Thursday, September 17, 2009

Worship Notes for Pentecost 16

Thursday after Pentecost 15
September 17, 2009

The Lord be with you

This coming Sunday will be Sixteenth Sunday after Pentecost. At Lamb of God Lutheran Church (LCMS) we will be using Matins (page 219) for our liturgy. The appointed lessons are Jeremiah 11:18-20, James 3:13-4:10, and Mark 9:30-37. The appointed Psalm is Psalm 54, the antiphon is verse 4. A strong theme that runs through all three lessons is humility. The sermon is based on the Gospel lesson. The text will be Mark 9:34. The sermon is titled “Keeping Up With The Jones.” Our opening hymn is “Water, Blood, and Spirit Crying” (LSB 597). The sermon hymn is “Lord, Help Us Walk Your Servant Way” (LSB 857). Our closing hymn is “Savior, Again to Thy Dear Name We Raise” (LSB 917).

When our hymnal review committee was examining the Lutheran Service Book, before Lamb of God decided to purchase them, the committee sang through every hymn. Each hymn was put into a category. “Well Known” meant everyone on the committee knew the hymn. “Known” meant that some, but not all of us knew the hymn. “Unknown” meant none of us knew the hymn. We had a fourth category, which was “Learn.” Hymns put in this category were unknown hymns that the committee all agreed would be well worth learning. One of those hymns is the first hymn we will be singing this coming Sunday, “Water, Blood, and Spirit Crying.” I was reminded of this last category a couple of weeks ago while I was speaking with a member of one of our sister congregations. This lady told me that “Water, Blood, and Spirit Crying” was now one of her favorite hymns, though they had only recently learned it. So in honoring the work of the Hymnal Review Committee, and inspired by the lady I spoke with, we will begin a concerted effort to learn at least some of the hymns the committee selected. The first will be “Water, Blood, and Spirit Crying.” We will sing this hymn each Sunday over the next month.

Better Noise has a recording of “Lord, Help Us Walk Your Servant Way” (LSB 857), and “Savior, Again to Thy Dear Name We Raise” (LSB 917). I found a video of “Savior, Again to Thy Dear Name We Raise” which is well done. It is posted at the end of these notes.

Preview of the Lessons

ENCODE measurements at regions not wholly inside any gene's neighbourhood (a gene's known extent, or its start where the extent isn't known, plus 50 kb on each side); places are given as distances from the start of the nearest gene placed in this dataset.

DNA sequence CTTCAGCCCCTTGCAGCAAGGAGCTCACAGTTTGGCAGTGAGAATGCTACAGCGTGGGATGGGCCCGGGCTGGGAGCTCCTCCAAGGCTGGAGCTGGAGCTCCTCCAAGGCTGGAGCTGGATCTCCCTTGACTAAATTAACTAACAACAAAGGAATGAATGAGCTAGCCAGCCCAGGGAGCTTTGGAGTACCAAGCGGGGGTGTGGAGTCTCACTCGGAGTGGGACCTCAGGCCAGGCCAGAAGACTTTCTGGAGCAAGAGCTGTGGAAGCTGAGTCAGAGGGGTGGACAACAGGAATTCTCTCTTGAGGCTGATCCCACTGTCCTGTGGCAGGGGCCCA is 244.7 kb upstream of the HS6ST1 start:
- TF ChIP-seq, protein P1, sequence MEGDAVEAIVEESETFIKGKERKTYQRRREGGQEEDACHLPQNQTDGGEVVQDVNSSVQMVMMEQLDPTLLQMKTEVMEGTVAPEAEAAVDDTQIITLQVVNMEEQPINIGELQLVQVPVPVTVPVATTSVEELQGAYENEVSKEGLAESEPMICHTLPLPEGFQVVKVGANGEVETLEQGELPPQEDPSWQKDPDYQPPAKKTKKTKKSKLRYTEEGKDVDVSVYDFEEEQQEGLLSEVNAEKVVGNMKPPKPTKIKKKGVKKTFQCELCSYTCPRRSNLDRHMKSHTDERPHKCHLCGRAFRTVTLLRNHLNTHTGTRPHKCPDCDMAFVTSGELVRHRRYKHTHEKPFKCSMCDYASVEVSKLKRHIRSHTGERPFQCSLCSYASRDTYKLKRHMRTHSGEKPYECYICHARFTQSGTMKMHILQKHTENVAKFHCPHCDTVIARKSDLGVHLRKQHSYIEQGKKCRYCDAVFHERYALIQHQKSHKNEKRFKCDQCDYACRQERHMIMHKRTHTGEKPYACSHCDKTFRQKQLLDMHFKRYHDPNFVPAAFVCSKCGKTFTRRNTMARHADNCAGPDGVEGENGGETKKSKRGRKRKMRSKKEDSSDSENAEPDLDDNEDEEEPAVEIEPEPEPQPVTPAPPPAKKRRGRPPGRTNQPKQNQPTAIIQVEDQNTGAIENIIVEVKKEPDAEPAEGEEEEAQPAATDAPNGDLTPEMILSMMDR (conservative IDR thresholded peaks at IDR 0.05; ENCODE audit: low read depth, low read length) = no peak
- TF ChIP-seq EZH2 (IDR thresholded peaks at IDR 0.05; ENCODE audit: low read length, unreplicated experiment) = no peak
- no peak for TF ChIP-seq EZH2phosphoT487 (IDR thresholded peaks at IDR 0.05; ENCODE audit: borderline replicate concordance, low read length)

Jeremiah 11:18-20: Jeremiah was called to be a prophet (628 BC) about 100 years after the northern kingdom of Israel was conquered by Assyria (722 BC) and subsequently vanished from history, as the deported people were simply assimilated into Assyrian culture. When Jeremiah became a prophet the good King Josiah ruled in Judah. He restored the worship life of Judah. However he died in battle with the Egyptians, who were heading north to fight the Babylonians. While the Egyptians did defeat Judah, the Babylonians defeated the Egyptians at Carchemish in one of the seminal battles of Ancient history (605 BC). Babylon, who earlier had taken out Assyria (around 610 BC), now was the Super Power of the Ancient World. After Egypt defeated Judah they put a puppet king on the Judean throne. After Babylon defeated Egypt the Babylonians put their own puppet kings on the Judean throne. None of these puppet kings were godly and the nation went from bad to worse in reference to their religion. After a rebellion or two, which the Judeans constantly lost, the population of Judea was deported. These were dark days for the Jews, but they recognized that Jeremiah had been right. Their problems stemmed from a long history of abandoning God and his promises. In exile they developed a much stronger spiritual identity and returned to the Lord. After 70 years in exile the Persians, who conquered the Babylonians becoming the new Super Power, allowed the Jews to return home and rebuild the Temple, even providing finical support. This is what Jeremiah had prophesied would happen. Jeremiah 11:18-20 is a poem or song, as is much of what the prophets wrote. Jeremiah has learned that the people of his hometown of Anathoth are plotting to kill him. It is not surprising that rebels conspiring to dethrone God should also seek to silence his messenger. Jeremiah is depicted in humble terms, “a gentle lamb led to the slaughter.” He puts his case in the hands of the Lord “who judges righteously.” In verses 21-23, not part of our reading, we learn that the people of Anathoth will pay the price for rejecting God and his word. As all the prophets are types of Jesus, we can easily see Christological overtones in this reading. Jesus too was like a lamb lead to the slaughter. He too trusted in the Father. And, on the Last Day, those who have rejected Christ will pay the price for their rejection.